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Men lag behind women in receiving college degrees

Lower levels of academic engagement among men are to blame for a growing university graduation gap between men and women, according to one Ohio State professor.
Between 1960 and 2010, the proportion of American women achieving a bachelor’s degree or higher increased to 57 percent from 40 percent, while males’ degree attainment has fallen to 43 percent from 60 percent, said OSU sociology professor Claudia Buchmann, co-author of “The Rise of Women: The Growing Gender Gap in Education and What it Means for American Schools.” Buchmann said the gap was not because of intellectual superiority – women are not necessarily smarter than men – but because of different levels of engagement.
Since the gender revolution of the ’50s and ’60s women have been able to pursue higher levels of career success than what culture had previously labeled as acceptable. This explains the increase in their higher education graduation rate, Buchmann said.
“Women are now 60 percent of all master degree recipients,” she said.
At the same time, culture’s definition of masculinity has not changed. Instead of masculinity found in academic success, culture often identifies masculinity with physicality, she said. Buchmann found that this older view of masculinity was especially common among men from working-class backgrounds.
“It’s about what they can do physically, it’s not about how hard did they work in school, how much did they study,” she said.
Across the academic spectrum men underperform compared to women, from being less likely to graduate high school to being less likely to graduate college, Buchmann said. In order to combat this, a higher level of academic engagement must be emphasized because of its real-world ramifications, while traditional masculine stereotypes must be deconstructed, she said.
A cultural shift is often slow to come into fruition, and Buchmann thinks this gap can be bridged through a renovated educational system that treats everyone as unique.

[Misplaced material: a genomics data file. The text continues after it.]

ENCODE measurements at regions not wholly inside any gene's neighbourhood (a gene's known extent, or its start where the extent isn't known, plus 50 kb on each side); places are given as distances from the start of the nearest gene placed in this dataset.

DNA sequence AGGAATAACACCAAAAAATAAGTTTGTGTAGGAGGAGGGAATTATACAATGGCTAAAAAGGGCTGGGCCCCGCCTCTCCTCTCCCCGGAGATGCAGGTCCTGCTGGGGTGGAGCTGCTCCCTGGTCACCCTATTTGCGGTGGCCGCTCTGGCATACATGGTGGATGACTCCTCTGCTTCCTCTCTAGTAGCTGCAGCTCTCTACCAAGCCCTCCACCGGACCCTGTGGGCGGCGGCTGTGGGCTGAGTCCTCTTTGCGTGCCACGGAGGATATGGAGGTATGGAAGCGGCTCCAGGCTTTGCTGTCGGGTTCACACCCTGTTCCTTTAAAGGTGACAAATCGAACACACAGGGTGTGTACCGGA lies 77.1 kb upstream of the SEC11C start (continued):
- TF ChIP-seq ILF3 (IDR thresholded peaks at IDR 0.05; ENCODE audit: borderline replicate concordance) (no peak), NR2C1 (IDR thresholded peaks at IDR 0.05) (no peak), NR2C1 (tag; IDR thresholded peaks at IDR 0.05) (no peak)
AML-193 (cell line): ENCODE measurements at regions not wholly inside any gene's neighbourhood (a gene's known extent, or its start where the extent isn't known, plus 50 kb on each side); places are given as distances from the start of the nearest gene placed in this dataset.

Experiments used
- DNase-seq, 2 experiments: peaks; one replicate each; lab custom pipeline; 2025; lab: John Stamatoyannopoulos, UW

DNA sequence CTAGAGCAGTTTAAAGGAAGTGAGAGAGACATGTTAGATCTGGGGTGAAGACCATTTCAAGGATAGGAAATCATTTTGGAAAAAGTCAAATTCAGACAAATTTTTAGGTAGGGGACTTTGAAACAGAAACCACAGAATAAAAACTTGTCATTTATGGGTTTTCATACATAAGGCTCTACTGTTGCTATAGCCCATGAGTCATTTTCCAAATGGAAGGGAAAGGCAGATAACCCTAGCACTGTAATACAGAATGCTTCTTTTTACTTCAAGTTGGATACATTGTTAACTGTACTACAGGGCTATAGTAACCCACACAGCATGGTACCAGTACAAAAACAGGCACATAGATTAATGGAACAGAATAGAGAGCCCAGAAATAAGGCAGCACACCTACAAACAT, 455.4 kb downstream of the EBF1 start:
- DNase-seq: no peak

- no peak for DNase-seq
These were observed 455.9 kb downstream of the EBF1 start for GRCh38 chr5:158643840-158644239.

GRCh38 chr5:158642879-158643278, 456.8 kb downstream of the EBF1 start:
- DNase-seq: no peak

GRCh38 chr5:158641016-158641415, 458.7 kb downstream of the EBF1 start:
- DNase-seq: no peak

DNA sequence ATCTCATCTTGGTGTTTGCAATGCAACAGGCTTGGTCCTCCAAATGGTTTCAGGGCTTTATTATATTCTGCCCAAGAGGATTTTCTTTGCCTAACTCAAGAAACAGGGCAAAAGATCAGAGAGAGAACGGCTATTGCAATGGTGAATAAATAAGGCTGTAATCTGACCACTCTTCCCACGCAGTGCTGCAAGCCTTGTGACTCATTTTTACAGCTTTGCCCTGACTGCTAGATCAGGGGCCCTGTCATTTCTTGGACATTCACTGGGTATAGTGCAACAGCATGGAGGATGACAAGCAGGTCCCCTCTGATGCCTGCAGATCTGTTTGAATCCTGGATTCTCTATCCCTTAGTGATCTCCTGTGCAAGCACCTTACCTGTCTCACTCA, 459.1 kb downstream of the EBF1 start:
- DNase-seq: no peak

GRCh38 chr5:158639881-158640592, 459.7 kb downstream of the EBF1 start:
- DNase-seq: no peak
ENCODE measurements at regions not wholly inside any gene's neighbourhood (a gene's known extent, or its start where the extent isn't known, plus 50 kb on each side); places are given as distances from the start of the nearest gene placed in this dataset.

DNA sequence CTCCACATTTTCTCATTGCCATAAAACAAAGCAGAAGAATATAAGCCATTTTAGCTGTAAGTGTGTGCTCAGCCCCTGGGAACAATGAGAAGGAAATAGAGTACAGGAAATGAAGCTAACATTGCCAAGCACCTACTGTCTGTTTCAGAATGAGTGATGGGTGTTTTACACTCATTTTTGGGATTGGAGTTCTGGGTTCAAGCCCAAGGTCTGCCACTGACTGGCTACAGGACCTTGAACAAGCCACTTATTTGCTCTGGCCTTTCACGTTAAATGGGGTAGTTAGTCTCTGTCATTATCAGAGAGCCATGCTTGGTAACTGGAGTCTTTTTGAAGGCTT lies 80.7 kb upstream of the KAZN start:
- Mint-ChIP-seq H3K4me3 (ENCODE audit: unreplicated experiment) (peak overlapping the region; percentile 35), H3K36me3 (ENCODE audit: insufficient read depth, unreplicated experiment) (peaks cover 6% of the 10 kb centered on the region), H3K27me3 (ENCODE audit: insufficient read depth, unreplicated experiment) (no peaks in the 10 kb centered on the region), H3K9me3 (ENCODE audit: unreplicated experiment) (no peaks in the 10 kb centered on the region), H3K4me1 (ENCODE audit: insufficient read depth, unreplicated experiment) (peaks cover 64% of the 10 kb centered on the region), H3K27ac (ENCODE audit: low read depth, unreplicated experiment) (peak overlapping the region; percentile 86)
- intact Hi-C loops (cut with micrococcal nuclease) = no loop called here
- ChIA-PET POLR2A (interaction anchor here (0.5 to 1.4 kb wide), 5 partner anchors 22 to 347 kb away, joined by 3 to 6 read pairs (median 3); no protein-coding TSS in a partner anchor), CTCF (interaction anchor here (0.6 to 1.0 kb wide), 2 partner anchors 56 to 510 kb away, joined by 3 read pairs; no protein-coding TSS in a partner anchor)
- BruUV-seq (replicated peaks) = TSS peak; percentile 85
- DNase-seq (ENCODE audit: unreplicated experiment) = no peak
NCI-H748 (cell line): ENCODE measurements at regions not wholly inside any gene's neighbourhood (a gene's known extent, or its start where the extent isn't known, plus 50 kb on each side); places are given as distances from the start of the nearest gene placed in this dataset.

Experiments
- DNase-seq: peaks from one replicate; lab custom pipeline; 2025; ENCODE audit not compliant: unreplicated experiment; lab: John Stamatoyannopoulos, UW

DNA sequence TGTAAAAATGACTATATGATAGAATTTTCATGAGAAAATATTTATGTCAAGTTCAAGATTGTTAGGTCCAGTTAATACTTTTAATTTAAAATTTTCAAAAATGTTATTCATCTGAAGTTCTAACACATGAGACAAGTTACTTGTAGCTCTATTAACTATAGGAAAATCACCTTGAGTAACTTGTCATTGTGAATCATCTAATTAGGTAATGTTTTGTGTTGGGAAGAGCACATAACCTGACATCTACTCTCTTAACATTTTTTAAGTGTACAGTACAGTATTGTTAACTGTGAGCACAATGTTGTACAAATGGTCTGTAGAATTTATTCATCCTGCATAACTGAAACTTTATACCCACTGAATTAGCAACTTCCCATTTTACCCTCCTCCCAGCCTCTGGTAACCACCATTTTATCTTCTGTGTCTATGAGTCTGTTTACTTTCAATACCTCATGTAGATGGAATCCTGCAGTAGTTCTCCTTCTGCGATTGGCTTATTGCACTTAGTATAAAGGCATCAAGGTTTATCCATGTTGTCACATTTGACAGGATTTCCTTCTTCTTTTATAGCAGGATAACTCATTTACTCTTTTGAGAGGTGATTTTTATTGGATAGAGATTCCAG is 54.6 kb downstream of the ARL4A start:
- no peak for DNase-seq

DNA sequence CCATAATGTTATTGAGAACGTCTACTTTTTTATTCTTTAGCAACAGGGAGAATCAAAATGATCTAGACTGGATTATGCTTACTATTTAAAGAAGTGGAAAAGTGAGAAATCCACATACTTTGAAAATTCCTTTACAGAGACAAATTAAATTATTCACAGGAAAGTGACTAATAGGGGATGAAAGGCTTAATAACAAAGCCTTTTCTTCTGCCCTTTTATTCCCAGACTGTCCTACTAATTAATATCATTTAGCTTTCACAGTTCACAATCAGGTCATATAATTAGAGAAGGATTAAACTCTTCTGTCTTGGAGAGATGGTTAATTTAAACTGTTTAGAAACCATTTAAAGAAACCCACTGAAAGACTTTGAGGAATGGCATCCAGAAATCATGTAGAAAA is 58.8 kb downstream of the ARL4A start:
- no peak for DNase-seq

“Students need to be taught as individuals,” Buchmann said.
Some involved in higher education agree that schools need to shape themselves around students’ specific needs.
“We want schools that adapt to kids rather than expecting the kids to adapt to the school,” said James Moore, professor in the College of Education and Human Ecology and associate provost in the Office of Diversity and Inclusion. “How schools reward those who achieve tends to sometimes be counterintuitive to how men learn and how they’ve been learning.”
Some male OSU students are skeptical that traditional masculinity is even in conflict with academia.
“I don’t think masculinity has anything to do with schooling or a degree,” said Derrik Cupps, a fourth-year in communication.
Sarah Ross, a third-year in psychology, said she is slow to make any judgments on the academic attainment potential of either gender, but could understand Buchmann’s results given the lack of engagement some men have in school.
“I could definitely see how guys maybe don’t want to go through the whole long process of school,” Ross said. “Gender is not really the thing that determines whether or not you go for higher education.”
Buchmann based her findings on more than 15 data sets from the Department of Education, the U.S. Census and other national and international surveys.
While she said the national number applies to OSU, the university is skewed toward a more even male-to-female graduation rate because certain majors tend to be gender-specific, such as engineering and nursing.
Buchmann’s book, “The Rise of Women,” was released earlier this month.

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